In 2011, Moreno hired his third general manager Jerry DiPoto to rebuild the team after two failed seasons when the Angels did not make the playoffs (first time since 2000 and 2001 seasons the team did not reach post-season in consecutive seasons). Under Dipoto the Angels made a couple of deadline deals that did not work out in their favor as the Angels traded some of their top prospects for a two-month rental.
Zack Greinke was acquired for Jean Segura who is now doing really well in the majors. Greinke ended up signing with the Dodgers after the season so the Angels got nothing in return other than a failed playoff run.
Moreno also made a bigger splash than the Vladimir Guerrero and Bartolo Colon moves by signing St. Louis first baseman Albert Pujols to a 10-year deal for 242 million dollars and then signed Texas lefty C.J. Wilson to a five-year 75 million dollar deal within a couple of hours of each other. However, neither of these moves have worked out the way the Angels have thought they would. Pujols has been solid, but he definitely has been a player on the decline and Wilson had a couple of good years with the team but then spent about half of the time on the disabled list.
Moreno’s biggest dud of a move came in the Winter of 2012 when he empowered DiPoto to break the bank to sign Texas outfielder Josh Hamilton to a five-year 125 million dollar contract. We all don’t need to rehash how that worked out for the Angels. Any luster left on Moreno’s legacy was gone and most fans were starting to call for his head on a silver platter.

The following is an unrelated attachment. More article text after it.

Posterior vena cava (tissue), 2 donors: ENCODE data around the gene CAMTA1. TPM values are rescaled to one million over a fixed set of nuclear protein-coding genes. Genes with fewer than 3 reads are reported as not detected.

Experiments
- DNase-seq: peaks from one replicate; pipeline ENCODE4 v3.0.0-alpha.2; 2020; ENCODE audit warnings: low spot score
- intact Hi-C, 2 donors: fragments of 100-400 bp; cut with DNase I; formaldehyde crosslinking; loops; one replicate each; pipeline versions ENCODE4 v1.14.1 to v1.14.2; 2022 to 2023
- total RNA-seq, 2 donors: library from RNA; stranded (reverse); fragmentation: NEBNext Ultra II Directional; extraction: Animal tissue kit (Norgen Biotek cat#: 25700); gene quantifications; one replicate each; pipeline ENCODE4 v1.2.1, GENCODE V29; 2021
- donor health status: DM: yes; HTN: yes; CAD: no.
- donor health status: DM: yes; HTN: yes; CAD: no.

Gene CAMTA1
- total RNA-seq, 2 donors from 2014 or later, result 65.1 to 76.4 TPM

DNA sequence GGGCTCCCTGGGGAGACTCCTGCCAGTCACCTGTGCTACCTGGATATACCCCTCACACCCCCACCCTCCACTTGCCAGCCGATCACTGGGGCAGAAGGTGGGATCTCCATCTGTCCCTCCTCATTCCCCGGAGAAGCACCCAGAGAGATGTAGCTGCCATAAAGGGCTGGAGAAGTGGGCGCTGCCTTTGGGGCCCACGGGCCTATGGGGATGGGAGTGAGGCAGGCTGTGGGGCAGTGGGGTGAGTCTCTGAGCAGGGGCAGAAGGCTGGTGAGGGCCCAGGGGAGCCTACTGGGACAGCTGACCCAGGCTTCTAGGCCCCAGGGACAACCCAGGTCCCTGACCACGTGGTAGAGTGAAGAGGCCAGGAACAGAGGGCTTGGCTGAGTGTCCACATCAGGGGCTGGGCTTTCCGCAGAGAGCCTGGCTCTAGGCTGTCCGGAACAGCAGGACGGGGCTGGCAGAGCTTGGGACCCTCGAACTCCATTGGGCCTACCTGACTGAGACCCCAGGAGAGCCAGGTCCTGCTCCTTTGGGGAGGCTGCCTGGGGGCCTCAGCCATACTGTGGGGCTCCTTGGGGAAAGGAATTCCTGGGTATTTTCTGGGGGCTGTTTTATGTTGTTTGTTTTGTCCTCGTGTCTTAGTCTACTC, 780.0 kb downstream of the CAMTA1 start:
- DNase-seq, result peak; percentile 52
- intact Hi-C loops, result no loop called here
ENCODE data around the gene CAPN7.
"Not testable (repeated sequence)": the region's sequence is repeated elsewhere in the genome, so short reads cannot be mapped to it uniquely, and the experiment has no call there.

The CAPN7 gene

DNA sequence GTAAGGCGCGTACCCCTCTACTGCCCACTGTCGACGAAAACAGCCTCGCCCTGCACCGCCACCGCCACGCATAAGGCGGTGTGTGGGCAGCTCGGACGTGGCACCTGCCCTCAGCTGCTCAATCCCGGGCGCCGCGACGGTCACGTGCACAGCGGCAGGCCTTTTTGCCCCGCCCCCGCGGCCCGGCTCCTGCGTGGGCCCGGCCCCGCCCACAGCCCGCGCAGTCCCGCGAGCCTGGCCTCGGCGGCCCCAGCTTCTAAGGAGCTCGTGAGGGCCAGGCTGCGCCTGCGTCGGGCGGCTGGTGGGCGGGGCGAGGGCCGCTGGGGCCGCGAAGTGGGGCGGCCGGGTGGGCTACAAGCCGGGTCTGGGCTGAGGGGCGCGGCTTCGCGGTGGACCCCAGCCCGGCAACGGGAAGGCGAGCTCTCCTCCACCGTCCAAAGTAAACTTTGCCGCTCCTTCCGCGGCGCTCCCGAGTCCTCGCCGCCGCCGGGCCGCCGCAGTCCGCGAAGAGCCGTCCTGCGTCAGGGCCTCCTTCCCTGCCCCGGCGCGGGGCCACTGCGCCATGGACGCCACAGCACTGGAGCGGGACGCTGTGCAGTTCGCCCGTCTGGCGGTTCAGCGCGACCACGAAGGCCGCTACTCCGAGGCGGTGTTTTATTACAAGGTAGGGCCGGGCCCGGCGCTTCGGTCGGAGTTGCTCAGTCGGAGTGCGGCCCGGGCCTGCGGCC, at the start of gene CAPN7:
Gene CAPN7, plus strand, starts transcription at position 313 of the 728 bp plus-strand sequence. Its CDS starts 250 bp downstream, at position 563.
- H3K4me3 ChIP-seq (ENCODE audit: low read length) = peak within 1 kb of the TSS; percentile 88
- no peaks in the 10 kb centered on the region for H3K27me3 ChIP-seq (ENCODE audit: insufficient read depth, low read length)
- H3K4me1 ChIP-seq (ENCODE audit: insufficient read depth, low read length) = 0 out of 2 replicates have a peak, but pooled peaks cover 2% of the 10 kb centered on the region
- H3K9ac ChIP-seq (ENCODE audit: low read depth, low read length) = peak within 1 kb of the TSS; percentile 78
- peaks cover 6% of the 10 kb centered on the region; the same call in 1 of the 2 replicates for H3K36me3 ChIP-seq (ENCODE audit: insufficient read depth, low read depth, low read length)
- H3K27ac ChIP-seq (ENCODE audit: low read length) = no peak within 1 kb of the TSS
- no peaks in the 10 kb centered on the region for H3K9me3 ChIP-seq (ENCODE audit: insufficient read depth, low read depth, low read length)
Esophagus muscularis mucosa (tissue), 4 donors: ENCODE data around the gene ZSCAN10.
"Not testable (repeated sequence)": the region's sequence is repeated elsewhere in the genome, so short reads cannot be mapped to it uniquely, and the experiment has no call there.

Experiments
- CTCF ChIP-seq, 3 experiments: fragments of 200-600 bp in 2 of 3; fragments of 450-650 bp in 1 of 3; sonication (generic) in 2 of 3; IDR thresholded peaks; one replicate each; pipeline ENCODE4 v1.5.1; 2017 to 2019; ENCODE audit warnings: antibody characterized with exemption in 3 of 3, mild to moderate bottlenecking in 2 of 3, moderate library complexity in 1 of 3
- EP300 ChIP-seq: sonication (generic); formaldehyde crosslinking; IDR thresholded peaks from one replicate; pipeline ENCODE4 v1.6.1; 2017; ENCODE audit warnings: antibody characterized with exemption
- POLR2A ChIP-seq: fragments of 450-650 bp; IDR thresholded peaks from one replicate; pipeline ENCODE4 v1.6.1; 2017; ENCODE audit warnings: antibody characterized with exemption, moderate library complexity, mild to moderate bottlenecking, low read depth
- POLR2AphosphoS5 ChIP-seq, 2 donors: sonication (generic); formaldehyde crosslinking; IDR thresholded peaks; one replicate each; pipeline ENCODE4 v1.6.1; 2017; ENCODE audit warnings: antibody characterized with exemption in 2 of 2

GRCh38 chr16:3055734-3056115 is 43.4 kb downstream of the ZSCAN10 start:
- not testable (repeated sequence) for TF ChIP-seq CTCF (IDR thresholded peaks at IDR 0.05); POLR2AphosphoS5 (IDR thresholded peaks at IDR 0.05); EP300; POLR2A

Moreno then redeemed himself somewhat when he hired Billy Eppler in the Winter of 2015. Eppler has been a breath of fresh air compared to DiPoto and he mended the precarious relationship between the Angels front office and long-time manager Mike Scioscia. Eppler has taken the worst minor league system and bolstered it through smart moves and frugal spending. The Angels did not pursue any big name free agents during the 2015-2017 seasons and made only one major deadline deal acquiring Justin Upton in August losing only one major prospect in doing so.
This winter since Josh Hamilton’s contract is finally off the books, Moreno again opened his wallet, but in a much smarter way re-signing Upton for a reasonable deal for five years-106 million dollars (19 million less than the Hamilton deal in 2012). The team also traded some finge prospects to get second baseman Ian Kinsler and then signed Zack Cozart to a reasonable three-year 38 million dollar contract. The biggest move was enticing Japanese two-way sensation Shohei Ohtani to come to Anaheim creating a buzz of epic proportions.
Say what you want about Arturo “Arte” Moreno’s ownership of the Angels, but know this he wants to win just as much as anyone and he seems to be getting wiser with age. Most every owner in baseball has made some bad moves (bad free agent signings, GM, or manager hirings, etc.) , but that comes with the territory.
The Angels have drawn three million fans per year every season (15 and counting) since Moreno has owned the franchise. They signed a record TV deal with FOX Sports worth three billion dollars over the 20 years of the deal. The team increased in value from 184 million dollars when Moreno bought the team to 1.75 Billion as of 2017 which is the 8th most valuable franchise in sports according to Forbes.com.
So next time you go to bash Angels owner Arte Moreno and wish he was gone, think about the possible alternative owners the Angels could have like the Marlins or Padres ownership groups who haven’t sniffed the playoffs in the last 10 years. Think about it long and hard.